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Homeboy Industries Reboots The Lives Of Tattooed Former Gangbangers, And Even One CEO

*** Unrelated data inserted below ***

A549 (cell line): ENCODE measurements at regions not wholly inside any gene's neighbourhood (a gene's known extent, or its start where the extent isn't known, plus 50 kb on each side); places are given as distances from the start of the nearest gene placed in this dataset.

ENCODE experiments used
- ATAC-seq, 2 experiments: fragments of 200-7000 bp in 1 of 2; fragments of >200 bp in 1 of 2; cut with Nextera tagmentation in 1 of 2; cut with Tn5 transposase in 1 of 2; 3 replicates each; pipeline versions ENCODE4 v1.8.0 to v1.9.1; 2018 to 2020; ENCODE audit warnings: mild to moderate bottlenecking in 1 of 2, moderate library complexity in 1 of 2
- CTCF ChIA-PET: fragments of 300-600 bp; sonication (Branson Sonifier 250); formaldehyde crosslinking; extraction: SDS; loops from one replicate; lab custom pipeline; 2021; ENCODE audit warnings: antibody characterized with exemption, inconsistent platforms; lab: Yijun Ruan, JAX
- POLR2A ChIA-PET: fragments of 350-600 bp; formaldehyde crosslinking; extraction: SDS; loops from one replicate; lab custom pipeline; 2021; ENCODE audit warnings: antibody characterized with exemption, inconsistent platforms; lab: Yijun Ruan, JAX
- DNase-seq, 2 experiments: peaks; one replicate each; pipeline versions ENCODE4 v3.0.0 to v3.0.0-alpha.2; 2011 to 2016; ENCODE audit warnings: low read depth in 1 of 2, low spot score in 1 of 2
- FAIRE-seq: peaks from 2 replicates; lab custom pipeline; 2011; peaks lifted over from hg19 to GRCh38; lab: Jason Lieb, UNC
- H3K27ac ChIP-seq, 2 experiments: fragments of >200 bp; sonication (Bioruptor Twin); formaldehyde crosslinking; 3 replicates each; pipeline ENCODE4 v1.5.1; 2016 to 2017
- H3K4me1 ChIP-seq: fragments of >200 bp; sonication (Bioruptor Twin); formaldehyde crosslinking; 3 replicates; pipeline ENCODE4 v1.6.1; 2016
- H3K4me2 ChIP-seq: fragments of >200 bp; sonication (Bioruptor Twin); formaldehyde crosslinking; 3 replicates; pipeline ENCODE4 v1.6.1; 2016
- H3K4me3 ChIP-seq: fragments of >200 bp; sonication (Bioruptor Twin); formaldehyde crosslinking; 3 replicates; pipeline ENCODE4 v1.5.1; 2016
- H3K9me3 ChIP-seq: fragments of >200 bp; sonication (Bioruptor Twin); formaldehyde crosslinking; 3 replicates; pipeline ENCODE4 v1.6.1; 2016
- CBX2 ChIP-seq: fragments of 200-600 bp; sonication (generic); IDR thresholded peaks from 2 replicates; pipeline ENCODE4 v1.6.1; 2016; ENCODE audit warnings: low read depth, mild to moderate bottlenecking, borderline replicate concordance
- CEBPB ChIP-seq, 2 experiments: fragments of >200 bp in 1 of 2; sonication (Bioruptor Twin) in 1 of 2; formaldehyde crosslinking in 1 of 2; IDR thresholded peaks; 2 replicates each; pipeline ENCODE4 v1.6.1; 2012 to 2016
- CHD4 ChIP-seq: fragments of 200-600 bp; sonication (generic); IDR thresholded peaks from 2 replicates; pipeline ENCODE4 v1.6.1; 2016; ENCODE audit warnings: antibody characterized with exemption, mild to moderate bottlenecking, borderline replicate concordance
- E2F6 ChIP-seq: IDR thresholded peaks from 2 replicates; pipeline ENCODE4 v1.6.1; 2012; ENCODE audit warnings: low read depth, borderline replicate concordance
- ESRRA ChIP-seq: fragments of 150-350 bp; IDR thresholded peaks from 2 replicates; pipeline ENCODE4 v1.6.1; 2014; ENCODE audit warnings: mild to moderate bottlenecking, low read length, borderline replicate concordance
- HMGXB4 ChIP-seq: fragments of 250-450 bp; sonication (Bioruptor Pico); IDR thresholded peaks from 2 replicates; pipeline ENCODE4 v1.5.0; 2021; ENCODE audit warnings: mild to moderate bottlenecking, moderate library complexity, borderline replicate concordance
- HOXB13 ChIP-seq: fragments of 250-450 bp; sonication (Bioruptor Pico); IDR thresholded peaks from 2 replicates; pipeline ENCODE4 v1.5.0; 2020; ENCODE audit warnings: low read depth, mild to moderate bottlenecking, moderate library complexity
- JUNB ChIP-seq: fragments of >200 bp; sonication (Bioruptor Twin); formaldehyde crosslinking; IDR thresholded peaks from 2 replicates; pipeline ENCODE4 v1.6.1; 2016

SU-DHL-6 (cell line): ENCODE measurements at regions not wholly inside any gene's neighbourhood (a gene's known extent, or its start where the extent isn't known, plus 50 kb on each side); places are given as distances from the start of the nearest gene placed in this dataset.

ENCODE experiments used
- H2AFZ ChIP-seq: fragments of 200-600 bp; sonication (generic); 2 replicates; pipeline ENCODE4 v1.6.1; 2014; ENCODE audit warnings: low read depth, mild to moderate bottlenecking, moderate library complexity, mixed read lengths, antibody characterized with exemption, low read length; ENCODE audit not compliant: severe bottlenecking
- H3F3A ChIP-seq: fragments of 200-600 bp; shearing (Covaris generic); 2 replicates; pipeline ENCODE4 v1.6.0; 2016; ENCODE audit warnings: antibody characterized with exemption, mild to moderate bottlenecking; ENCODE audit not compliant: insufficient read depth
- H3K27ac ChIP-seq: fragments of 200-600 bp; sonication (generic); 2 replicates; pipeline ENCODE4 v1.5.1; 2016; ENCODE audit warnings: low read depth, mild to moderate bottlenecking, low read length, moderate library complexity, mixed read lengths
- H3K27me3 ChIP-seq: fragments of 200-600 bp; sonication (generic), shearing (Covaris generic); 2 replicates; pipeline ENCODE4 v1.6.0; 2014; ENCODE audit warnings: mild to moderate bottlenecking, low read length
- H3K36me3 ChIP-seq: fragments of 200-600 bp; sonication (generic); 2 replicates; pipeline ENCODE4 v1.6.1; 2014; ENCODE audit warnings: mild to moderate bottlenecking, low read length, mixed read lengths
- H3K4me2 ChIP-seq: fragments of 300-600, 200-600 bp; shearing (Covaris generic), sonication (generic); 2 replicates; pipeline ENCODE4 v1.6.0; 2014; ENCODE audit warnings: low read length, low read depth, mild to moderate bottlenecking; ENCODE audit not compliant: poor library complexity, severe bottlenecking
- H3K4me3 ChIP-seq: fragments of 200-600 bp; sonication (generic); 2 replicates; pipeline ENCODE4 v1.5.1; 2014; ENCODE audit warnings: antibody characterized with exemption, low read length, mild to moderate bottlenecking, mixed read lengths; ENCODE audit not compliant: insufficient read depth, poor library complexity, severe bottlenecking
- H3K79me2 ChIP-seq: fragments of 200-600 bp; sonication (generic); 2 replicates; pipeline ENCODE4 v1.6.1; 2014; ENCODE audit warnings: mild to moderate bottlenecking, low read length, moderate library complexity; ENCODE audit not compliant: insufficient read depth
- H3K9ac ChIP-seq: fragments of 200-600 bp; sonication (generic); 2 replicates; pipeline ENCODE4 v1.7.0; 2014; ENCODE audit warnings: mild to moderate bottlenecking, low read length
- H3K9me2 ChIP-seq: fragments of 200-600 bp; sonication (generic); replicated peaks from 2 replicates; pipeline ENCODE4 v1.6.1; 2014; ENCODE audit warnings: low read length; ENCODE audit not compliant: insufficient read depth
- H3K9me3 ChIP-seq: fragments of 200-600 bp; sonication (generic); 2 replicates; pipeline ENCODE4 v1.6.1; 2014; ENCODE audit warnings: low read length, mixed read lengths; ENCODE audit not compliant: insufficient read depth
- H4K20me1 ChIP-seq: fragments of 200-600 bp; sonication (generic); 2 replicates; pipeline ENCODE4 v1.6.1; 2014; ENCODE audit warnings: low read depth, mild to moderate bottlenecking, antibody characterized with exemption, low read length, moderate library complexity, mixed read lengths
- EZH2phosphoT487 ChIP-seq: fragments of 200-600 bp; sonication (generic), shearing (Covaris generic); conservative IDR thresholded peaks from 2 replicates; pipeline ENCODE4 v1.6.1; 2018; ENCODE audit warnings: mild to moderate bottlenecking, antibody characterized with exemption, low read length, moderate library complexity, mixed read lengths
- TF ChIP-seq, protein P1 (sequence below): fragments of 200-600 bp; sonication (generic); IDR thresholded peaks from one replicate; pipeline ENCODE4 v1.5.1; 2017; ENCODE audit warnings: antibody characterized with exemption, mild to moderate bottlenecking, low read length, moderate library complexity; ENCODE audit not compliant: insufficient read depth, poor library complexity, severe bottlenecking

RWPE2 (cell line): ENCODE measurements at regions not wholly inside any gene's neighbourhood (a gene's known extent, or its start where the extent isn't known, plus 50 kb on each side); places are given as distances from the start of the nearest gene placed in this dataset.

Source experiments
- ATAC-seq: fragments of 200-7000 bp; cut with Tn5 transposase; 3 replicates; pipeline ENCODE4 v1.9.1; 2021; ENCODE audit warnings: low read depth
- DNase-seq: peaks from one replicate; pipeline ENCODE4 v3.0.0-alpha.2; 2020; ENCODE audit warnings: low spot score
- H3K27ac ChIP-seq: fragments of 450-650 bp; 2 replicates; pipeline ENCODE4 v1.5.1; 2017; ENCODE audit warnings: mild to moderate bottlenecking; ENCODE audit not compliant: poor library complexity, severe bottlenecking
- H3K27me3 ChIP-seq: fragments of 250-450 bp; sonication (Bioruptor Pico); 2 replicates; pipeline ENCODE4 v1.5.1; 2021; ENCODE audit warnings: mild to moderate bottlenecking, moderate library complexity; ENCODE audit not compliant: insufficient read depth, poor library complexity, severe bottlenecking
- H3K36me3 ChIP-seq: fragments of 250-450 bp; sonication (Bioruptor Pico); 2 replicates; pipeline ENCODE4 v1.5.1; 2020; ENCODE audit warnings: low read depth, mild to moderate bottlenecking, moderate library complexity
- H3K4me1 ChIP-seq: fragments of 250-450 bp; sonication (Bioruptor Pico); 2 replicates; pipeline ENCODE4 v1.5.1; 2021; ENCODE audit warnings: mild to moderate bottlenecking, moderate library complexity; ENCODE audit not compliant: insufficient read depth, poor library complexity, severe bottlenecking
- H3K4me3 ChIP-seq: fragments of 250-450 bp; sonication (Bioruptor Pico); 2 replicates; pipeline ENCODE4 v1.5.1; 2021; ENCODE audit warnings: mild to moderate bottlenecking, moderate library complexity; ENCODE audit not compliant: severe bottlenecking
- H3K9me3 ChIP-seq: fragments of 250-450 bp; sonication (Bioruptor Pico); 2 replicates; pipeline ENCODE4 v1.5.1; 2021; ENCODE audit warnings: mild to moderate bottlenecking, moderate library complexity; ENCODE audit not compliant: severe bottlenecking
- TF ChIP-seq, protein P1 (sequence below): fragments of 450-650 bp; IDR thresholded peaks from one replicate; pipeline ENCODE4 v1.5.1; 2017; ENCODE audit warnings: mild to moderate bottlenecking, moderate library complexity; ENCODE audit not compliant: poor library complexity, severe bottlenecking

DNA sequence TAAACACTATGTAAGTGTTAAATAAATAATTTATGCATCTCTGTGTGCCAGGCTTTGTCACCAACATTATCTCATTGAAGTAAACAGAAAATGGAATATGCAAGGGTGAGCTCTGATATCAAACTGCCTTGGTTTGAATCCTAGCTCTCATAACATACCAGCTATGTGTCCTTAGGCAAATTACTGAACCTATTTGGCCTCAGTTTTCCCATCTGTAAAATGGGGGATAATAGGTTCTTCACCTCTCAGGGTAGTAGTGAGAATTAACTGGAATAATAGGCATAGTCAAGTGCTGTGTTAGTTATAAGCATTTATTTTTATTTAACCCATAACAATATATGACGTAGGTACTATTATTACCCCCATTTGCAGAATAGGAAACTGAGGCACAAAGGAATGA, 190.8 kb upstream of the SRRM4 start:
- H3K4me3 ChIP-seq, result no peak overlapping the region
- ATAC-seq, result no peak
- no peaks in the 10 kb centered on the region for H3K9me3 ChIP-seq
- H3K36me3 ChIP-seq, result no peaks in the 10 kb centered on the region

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One Sunday late last summer, just after Mass, Father Gregory Boyle took a drive through Boyle Heights, the East Los Angeles neighborhood where he has lived for 26 years. That they share a name, the priest and his neighborhood, is a coincidence. Word simply came from the archdiocese one day that a parish in Boyle Heights, one of the poorest in L.A., was without a priest. On this day, though, it seemed fitting. People beamed when they saw Boyle’s old Toyota turn up their street. Families leaned out of their houses and waved. Alone, he was a parade. Tough young men rushed to the curb to rest tattooed forearms against his open window. "Mijo!" Boyle greeted them, slapping hands and bumping fists. Around the corner, a giant, faded mural stretched nearly half a city block. Painted a story high, beside an Aztec pyramid, were the solemn faces of César Chávez, Martin Luther King Jr., Emiliano Zapata, and a smiling Gregory Boyle.

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